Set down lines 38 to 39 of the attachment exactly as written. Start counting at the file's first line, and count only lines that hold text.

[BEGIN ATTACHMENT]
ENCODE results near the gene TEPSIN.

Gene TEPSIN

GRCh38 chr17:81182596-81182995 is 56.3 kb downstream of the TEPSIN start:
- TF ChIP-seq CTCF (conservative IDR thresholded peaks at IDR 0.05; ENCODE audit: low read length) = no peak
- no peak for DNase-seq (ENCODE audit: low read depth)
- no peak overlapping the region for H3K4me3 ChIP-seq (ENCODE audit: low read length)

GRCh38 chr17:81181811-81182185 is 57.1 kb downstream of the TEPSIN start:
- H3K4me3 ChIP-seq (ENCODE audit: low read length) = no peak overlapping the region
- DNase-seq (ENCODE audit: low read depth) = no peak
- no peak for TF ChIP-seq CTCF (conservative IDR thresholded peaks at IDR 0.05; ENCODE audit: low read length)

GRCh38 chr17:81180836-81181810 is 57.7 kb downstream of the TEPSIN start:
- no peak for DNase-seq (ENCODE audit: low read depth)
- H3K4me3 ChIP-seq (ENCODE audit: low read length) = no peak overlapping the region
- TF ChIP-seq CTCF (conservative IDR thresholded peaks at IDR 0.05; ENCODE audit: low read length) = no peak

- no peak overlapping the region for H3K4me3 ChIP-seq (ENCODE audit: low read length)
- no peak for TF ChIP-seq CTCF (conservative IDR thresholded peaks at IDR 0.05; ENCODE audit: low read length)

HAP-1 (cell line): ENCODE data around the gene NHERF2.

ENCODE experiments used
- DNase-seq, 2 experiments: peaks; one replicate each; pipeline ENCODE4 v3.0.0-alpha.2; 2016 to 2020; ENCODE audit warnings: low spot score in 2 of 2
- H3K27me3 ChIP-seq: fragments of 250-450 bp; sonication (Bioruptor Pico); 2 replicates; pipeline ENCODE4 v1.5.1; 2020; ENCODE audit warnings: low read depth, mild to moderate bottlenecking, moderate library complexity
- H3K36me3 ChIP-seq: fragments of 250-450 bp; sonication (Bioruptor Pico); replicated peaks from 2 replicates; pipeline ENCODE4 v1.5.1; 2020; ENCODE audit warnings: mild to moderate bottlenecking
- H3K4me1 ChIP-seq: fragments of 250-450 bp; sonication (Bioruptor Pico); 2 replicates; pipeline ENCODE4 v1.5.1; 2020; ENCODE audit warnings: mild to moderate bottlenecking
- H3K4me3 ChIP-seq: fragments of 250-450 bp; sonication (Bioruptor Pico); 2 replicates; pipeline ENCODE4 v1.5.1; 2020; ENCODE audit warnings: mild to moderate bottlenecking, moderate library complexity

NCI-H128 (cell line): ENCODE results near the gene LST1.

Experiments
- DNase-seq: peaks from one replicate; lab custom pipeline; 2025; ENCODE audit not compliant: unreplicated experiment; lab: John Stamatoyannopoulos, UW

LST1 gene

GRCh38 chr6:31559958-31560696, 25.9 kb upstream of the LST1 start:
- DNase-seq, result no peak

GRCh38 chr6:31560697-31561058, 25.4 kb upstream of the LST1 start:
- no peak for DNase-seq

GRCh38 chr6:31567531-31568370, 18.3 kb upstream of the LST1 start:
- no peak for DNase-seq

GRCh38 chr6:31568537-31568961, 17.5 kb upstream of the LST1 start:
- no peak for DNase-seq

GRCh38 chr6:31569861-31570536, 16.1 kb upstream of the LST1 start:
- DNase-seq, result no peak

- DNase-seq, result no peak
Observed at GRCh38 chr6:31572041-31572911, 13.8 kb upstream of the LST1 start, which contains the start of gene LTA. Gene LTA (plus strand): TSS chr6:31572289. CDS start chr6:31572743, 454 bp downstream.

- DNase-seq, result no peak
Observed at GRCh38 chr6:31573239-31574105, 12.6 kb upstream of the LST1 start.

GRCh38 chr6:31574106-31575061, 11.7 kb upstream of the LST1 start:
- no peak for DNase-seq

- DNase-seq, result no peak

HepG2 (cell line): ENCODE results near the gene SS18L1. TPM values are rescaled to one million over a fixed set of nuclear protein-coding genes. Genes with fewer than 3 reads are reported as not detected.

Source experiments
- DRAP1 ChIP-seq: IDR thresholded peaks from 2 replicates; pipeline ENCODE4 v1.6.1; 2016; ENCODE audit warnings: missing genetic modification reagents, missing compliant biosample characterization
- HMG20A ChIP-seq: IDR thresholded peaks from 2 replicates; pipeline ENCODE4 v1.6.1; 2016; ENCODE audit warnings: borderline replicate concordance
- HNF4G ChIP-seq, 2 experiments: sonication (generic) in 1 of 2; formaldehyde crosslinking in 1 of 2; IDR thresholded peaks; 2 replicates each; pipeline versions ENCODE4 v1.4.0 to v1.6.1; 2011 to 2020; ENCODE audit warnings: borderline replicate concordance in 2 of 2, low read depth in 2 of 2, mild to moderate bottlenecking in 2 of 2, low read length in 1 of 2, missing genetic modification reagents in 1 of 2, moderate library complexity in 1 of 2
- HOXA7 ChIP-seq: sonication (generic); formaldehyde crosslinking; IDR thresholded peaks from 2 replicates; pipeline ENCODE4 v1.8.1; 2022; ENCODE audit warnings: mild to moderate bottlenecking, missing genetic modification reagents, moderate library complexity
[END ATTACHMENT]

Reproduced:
- DNase-seq, result no peak
Observed at GRCh38 chr6:31572041-31572911, 13.8 kb upstream of the LST1 start, which contains the start of gene LTA. Gene LTA (plus strand): TSS chr6:31572289. CDS start chr6:31572743, 454 bp downstream.